Fifteen years ago I co-wrote a book: “Managing the Brief for Better Design”. One of the central themes of the book was dialogue between the different stakeholders in the production of the built environment. It was also about the role of design – “briefing is design, design is briefing”- was the mantra that I and my co-author repeated as nauseam. I still run it out when asked to talk about briefing. Using design to probe problems and their solutions seemed fundamentally important then, and it still does now
In “Managing the Brief” we also said that briefing is a process that starts before the project has been identified and continues after the project has been defined and the solution (generally a building of some sort) has been built. The point was, and I believe still is, that the built environment provides a supportive framework for learning and teaching. To do that there has to be a real understanding of the needs of the users (teachers, students, parents, the community interests) and the client which may be different from the school(s). To understand these needs demands a dialogue. The process of design can be used to explore the questions as well as the solutions. This is what good designers do.
Looking over the horizon I can see much more interest in this with education clients (for example, the Ministry of Education in New Zealand) now more often allowing dialogue to happen with teachers and students, and others before the discussion about the building. In many cases such discussions are a revelation to the organisations (schools or clients) about the way that they operate too. In other words, it is never just about the building.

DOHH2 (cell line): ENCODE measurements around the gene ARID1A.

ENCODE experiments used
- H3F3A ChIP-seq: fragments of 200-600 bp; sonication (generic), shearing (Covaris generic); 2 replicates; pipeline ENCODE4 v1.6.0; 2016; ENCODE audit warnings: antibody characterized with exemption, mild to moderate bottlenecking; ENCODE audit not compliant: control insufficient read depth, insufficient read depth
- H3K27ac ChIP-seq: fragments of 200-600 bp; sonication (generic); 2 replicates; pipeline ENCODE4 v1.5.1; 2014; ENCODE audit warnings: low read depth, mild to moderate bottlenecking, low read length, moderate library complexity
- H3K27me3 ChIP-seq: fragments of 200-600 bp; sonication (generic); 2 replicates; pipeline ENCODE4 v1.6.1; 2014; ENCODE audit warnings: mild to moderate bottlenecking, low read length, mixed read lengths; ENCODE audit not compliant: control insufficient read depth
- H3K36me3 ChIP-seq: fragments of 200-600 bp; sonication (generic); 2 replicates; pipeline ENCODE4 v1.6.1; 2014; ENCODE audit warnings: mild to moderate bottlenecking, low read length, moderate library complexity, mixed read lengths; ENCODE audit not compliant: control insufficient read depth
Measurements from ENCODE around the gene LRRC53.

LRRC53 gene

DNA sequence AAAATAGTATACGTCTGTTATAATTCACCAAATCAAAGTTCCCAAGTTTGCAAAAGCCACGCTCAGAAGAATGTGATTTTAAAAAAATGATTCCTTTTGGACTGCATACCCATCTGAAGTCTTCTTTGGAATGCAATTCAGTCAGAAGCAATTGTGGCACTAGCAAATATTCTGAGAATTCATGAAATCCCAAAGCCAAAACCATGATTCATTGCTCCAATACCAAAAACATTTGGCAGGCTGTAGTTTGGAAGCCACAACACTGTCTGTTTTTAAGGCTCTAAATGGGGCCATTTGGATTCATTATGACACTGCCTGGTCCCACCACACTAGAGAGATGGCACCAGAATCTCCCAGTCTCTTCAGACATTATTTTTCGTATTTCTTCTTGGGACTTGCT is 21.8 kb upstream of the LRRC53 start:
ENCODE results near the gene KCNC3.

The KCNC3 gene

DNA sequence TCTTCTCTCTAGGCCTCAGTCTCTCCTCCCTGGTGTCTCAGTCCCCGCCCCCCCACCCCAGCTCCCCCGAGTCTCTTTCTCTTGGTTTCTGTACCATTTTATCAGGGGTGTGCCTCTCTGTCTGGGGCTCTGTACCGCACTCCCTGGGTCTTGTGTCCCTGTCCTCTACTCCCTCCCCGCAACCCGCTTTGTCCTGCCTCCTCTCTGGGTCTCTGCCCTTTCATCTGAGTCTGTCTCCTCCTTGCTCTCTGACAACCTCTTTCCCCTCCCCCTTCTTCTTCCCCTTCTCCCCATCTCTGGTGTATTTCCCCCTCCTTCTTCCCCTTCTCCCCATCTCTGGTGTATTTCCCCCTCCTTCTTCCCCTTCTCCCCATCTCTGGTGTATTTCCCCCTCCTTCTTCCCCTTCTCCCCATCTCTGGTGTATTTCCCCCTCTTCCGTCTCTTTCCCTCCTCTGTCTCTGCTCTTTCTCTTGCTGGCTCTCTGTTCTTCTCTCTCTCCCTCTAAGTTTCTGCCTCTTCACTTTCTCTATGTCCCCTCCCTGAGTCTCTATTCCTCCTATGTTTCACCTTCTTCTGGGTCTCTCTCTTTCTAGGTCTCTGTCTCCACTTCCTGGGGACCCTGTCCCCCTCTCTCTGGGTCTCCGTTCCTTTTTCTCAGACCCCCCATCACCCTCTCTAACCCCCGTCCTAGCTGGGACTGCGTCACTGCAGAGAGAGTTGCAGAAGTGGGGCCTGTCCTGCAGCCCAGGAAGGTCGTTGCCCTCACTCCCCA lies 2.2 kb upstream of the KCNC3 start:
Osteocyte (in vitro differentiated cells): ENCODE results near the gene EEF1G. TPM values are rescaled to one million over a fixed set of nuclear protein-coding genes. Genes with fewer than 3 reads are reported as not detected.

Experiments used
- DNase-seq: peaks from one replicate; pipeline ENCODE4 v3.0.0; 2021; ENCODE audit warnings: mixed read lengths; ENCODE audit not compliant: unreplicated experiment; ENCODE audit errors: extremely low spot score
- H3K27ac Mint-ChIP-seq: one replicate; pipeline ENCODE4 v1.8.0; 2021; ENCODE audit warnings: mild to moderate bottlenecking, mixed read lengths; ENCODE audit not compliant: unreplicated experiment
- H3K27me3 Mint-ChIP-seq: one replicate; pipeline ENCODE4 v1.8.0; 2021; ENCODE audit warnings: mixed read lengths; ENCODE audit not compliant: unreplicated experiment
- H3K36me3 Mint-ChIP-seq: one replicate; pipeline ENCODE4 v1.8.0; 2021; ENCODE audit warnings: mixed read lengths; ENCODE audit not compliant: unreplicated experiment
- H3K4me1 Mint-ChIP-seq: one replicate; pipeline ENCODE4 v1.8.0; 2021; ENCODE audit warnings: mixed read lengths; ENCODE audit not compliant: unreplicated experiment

Something to think about
If you are about to, or want to, reconfigure the spaces you use, be prepared to probe deeply:
What you do, how you do it and when you do it.
How might this change in the future (next week, next year, in five years…)
Then ask yourself, how do the spaces and technology you use support this now and how should it do so in the future?
My good friend Julia Atkin, an education and learning consultant, makes a big thing of saying that the way that humans learn is the same as it has always been.
Julia Atkin (left); Mie Guldbaek Broens, education anthropologist (right)
“Whether a human learns depends on their motivation,” she says. “A great teacher will find ways of motivating students and what motivates one student is not necessarily the same thing that motivates another.” Continue reading →